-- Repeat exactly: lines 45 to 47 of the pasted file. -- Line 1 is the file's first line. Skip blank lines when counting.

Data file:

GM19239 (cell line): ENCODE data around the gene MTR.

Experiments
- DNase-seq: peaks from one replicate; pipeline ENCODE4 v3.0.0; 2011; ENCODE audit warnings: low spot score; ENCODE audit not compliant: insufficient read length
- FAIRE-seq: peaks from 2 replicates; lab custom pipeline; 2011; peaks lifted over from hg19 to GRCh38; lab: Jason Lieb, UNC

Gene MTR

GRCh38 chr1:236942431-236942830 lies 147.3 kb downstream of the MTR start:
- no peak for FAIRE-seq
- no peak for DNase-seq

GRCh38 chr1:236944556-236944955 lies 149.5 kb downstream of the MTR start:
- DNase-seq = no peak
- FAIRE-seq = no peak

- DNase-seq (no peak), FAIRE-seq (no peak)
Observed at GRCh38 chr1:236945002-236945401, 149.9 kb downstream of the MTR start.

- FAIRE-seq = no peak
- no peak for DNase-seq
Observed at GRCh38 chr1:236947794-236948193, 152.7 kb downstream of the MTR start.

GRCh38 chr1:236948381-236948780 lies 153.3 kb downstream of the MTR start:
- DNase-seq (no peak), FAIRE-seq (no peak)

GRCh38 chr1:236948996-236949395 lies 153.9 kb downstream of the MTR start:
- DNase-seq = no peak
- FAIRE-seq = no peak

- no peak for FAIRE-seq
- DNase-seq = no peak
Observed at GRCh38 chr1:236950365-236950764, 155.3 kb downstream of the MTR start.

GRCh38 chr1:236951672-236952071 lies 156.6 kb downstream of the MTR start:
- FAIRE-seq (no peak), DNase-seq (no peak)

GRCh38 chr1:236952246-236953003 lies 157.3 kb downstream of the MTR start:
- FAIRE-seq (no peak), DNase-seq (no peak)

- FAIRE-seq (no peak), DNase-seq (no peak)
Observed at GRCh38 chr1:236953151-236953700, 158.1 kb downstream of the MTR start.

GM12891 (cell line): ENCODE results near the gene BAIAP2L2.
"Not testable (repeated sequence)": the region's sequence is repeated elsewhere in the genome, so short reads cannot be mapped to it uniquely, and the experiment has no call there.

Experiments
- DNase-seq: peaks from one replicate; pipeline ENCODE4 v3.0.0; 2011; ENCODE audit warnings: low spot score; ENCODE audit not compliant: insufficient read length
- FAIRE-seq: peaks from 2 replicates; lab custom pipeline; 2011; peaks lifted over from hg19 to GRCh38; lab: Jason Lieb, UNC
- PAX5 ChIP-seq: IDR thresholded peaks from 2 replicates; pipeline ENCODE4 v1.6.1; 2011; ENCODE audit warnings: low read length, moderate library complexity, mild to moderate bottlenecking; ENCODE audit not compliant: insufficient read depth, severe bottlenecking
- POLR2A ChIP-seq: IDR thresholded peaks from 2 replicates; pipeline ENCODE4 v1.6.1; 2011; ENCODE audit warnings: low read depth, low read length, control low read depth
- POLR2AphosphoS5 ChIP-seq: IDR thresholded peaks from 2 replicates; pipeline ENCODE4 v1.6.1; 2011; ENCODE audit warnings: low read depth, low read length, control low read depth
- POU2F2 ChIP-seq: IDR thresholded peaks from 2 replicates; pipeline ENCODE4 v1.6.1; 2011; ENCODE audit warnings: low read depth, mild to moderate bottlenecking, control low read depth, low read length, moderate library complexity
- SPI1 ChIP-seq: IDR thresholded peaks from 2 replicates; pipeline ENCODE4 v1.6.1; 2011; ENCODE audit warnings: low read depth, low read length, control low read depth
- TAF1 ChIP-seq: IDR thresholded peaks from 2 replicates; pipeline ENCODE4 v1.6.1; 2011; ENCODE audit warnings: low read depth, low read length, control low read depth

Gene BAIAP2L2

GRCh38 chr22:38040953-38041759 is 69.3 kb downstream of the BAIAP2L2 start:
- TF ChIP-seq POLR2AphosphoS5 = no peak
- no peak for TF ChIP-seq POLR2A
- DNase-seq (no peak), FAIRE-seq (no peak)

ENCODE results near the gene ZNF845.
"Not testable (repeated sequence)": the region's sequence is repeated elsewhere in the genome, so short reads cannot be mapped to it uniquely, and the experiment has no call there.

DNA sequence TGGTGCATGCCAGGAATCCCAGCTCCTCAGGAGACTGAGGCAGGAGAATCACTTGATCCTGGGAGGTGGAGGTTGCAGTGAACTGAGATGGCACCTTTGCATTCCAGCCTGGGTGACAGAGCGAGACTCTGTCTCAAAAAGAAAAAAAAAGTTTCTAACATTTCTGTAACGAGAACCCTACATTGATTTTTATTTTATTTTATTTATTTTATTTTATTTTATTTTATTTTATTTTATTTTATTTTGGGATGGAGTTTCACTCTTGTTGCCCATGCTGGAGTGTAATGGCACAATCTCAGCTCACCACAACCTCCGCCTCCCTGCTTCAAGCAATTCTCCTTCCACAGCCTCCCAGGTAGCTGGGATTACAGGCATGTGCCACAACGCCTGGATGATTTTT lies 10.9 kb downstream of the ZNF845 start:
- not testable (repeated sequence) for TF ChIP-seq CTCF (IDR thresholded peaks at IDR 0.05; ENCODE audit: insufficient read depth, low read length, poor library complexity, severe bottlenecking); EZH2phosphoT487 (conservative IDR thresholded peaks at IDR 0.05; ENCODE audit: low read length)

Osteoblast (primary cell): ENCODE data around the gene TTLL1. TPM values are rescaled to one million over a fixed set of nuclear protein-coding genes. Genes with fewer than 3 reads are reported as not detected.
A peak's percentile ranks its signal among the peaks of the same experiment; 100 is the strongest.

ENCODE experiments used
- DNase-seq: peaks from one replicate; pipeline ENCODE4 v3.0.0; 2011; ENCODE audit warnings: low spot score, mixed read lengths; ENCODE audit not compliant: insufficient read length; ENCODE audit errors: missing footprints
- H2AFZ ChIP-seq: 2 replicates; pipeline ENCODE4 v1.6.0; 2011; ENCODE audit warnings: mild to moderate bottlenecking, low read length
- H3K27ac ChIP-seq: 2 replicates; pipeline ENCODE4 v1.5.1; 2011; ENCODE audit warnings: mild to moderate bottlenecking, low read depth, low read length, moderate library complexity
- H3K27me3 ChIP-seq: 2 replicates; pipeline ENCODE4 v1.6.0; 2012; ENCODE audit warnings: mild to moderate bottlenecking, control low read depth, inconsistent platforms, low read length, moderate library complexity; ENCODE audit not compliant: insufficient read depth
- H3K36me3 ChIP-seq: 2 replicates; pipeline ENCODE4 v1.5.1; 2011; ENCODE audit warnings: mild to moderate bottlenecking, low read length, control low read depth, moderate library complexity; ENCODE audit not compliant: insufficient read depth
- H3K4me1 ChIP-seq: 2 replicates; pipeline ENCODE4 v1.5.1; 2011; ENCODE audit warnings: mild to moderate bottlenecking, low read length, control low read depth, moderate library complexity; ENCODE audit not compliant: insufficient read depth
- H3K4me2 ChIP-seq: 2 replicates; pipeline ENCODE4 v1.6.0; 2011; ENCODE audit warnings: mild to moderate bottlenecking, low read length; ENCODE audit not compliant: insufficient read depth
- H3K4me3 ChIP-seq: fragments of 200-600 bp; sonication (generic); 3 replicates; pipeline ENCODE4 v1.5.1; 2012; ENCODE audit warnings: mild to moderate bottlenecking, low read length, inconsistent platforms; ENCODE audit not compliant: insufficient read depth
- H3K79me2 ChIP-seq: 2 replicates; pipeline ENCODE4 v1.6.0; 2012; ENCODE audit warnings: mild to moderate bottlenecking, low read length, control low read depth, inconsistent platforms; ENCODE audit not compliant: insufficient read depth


- no peak for TF ChIP-seq POLR2A
- DNase-seq (no peak), FAIRE-seq (no peak)

ENCODE results near the gene ZNF845.